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Let’s Argue: Brett Veach knows what he’s doing

Our Mark Gunnels takes on all your hot takes, wacky predictions and unpopular opinions.

NFL: Minnesota Vikings at Kansas City Chiefs Denny Medley-USA TODAY Sports

Welcome to this week’s edition of Let’s Argue!

Let’s Argue is a returning weekly series that looks at hot takes, unpopular opinions, wacky predictions and more from Kansas City Chiefs fans.


There’s no longer a gap between the Chiefs and the AFC’s other great teams

This is the brutal reality for Chiefs fans.

For the last four years, you might as well have named the AFC Championship Game the Arrowhead Invitational.

Can the Chiefs get back there for the fifth-straight year? Sure they can.

But we would be delusional to believe there’s a huge gap. Kansas City just traded the NFL’s most dynamic weapon, while teams like the Buffalo Bills, Cincinnati Bengals, Los Angeles Chargers, Denver Broncos are only getting better.

The Chiefs should take a wide receiver in Round 1

Even before the Chiefs traded Tyreek Hill, I felt this was a possibility. Now, however, it’s likely that general manager Brett Veach will go in this direction.

Yes... the Chiefs have added Juju Smith-Schuster and Marquez Valdes-Scantling to the wide receiver room. But when you lose someone of Hill’s caliber, you need to add as much depth as possible.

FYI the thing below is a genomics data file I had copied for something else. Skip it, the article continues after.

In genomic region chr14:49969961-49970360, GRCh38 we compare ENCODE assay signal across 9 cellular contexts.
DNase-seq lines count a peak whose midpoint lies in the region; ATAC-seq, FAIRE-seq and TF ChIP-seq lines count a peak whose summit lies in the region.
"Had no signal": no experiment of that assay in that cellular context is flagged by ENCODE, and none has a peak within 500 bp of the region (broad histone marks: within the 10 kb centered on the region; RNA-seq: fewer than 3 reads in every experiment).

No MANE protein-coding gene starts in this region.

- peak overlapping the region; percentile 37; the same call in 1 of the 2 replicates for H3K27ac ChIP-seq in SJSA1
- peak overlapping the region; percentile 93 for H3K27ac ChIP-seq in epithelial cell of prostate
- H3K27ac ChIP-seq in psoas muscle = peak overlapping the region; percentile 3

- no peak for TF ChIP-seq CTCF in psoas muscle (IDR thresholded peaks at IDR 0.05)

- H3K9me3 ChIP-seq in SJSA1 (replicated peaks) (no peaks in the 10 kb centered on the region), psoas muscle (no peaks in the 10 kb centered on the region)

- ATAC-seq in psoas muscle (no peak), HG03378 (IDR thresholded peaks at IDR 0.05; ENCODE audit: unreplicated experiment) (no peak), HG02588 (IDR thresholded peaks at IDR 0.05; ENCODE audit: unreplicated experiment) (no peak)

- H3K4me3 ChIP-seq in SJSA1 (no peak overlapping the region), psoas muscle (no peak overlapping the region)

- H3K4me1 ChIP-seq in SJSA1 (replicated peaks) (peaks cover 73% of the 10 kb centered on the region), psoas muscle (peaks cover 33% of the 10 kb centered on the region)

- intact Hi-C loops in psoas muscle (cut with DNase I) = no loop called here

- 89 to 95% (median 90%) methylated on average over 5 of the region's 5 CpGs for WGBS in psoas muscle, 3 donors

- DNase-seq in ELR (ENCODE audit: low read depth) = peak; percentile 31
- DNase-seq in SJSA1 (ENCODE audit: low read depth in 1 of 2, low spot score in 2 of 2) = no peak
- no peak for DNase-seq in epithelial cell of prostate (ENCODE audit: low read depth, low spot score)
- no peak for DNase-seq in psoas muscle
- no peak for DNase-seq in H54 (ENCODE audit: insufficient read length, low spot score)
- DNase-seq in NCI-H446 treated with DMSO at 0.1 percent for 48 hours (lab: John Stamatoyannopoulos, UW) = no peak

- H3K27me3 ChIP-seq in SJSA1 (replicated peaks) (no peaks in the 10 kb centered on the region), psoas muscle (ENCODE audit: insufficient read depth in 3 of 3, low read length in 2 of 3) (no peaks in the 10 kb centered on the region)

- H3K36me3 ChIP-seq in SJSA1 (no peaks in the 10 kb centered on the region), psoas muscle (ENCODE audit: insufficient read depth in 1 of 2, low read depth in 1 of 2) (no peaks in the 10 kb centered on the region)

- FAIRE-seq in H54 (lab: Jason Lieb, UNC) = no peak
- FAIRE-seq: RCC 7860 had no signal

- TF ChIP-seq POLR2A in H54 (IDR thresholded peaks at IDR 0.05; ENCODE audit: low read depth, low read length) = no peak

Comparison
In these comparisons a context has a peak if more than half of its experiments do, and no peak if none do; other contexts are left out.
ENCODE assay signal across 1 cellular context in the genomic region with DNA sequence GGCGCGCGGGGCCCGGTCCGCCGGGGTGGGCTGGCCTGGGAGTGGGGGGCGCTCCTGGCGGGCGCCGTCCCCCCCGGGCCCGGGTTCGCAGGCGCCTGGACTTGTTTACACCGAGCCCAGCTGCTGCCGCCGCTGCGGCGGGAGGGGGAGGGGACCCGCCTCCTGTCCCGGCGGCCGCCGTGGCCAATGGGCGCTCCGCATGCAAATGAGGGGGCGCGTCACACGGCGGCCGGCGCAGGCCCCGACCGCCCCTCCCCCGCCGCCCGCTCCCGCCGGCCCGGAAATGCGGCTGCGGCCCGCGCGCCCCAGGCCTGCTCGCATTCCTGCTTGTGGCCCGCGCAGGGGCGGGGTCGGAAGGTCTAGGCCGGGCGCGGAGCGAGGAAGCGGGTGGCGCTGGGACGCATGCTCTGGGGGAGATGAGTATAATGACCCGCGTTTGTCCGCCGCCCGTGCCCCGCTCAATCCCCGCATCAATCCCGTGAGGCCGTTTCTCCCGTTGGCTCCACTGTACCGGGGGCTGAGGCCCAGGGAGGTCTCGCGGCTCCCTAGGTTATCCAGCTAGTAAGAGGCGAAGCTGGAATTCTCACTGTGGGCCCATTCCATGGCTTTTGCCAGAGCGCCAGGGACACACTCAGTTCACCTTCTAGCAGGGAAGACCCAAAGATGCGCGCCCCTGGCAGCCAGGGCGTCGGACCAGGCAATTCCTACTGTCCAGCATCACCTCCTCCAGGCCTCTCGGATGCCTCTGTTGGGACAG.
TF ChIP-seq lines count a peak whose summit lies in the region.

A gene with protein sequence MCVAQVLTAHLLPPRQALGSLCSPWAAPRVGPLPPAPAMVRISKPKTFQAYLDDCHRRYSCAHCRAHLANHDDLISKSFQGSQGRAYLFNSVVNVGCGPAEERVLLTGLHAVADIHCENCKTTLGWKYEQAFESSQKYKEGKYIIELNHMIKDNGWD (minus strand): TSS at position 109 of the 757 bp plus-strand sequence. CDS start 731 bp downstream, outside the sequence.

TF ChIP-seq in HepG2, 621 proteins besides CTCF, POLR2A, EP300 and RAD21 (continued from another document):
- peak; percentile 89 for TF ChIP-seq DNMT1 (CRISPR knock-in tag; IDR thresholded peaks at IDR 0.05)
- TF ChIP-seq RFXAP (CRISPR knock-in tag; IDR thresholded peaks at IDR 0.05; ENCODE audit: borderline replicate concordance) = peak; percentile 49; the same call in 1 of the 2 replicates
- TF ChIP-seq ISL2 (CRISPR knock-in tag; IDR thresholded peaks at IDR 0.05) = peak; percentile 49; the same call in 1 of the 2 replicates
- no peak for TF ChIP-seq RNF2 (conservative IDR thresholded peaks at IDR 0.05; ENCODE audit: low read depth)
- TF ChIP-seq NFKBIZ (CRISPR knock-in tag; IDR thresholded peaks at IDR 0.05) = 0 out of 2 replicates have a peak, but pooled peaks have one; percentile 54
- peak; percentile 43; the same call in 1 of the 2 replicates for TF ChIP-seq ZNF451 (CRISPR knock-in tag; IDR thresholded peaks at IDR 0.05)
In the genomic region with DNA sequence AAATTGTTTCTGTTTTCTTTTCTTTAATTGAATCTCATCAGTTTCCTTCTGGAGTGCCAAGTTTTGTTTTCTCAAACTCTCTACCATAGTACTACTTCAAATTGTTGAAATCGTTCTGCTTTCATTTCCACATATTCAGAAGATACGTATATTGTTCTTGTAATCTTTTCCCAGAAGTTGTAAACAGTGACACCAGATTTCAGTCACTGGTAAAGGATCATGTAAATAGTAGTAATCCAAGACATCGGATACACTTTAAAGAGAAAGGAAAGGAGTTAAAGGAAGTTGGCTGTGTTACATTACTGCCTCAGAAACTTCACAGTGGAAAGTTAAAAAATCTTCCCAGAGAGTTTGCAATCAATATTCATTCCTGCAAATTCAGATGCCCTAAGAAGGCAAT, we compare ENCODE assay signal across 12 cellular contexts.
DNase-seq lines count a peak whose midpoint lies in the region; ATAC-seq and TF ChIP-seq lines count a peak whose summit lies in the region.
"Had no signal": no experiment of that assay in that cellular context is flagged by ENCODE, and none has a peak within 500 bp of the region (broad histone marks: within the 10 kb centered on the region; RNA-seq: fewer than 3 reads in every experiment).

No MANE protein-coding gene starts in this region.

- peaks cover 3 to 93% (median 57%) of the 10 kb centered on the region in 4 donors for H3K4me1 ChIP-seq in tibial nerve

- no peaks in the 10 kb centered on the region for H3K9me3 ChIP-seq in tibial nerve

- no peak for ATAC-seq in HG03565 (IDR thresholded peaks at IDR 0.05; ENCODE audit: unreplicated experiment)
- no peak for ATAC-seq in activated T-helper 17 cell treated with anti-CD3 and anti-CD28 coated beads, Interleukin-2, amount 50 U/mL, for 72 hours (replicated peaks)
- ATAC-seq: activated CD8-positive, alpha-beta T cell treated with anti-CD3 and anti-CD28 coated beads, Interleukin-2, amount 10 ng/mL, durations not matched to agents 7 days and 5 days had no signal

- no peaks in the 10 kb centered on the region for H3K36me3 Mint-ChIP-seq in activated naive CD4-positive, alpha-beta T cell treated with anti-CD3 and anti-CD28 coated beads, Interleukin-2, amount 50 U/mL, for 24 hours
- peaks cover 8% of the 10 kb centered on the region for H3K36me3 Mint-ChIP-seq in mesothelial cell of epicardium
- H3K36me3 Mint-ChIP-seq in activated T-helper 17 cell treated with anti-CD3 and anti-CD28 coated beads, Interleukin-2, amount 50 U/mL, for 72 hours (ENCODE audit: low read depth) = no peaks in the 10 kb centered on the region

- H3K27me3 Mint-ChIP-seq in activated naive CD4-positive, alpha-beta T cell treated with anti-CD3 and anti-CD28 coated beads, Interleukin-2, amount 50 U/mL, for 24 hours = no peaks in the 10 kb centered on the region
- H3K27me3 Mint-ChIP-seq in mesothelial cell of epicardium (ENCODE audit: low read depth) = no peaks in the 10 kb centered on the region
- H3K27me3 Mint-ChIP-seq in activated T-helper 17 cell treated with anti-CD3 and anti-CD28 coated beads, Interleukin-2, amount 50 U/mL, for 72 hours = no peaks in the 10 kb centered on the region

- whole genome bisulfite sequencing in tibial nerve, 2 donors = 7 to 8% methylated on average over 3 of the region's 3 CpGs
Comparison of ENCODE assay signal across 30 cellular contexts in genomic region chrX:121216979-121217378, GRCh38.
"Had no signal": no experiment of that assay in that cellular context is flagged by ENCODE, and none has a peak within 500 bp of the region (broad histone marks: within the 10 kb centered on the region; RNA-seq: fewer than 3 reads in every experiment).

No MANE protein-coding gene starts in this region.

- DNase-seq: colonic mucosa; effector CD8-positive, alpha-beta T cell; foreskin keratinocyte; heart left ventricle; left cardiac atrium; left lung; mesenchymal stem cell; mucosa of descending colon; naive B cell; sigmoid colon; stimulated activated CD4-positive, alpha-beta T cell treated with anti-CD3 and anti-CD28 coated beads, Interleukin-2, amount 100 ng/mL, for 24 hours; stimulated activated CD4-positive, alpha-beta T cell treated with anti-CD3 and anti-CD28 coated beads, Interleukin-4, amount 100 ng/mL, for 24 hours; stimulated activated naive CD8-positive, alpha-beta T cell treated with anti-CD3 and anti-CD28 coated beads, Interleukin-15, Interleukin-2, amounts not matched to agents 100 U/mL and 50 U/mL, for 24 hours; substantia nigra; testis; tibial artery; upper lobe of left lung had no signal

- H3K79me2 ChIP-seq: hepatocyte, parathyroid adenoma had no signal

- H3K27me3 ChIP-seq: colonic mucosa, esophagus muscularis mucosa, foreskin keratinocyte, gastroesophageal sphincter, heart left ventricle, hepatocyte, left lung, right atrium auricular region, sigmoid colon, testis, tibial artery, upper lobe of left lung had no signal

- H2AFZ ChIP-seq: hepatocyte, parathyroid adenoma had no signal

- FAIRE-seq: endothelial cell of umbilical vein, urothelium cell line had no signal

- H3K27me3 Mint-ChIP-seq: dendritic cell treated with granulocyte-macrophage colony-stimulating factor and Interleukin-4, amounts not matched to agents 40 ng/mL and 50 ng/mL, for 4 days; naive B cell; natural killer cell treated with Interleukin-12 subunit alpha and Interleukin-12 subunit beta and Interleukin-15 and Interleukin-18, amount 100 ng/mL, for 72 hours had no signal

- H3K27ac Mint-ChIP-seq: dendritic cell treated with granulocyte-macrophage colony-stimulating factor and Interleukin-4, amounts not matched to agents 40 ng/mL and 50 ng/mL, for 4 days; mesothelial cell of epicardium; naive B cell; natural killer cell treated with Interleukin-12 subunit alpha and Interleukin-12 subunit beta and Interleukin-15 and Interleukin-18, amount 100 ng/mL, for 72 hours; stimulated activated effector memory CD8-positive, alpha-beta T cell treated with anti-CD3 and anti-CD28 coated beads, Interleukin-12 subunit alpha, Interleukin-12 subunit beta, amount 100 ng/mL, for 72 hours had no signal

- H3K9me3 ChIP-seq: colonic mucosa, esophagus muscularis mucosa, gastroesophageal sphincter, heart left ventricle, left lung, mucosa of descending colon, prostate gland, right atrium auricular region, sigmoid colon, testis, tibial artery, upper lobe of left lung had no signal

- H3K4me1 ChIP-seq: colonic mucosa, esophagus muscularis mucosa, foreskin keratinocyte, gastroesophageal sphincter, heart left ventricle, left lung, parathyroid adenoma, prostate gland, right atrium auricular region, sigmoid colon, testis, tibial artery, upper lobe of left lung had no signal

We need to trust Brett Veach’s process

If you trust Brett Veach, that trust is now going to be tested like never before.

Trading Hill is essentially Veach betting on himself. With that move, the Chiefs created $18.5 million in cap space and now have 12 draft picks in April.

In the short term, the Chiefs are worse. But they have the flexibility to create a more balanced team. It’s all on Veach to make this trade a win.

We lost the AFC Championship and the Super Bowl because we refused to run the ball

When it comes to this past season, I totally agree.

In the first half, Kansas City’s running game was gashing the Bengals — but despite Cincinnati dropping eight into coverage, the Chiefs went away from it.

The Super Bowl against the Tampa Bay Buccaneers was a different story. First of all, the Kansas City offensive line was depleted — and nobody could run on the against the Tampa Bay defensive front. The Chiefs were doomed from the beginning.

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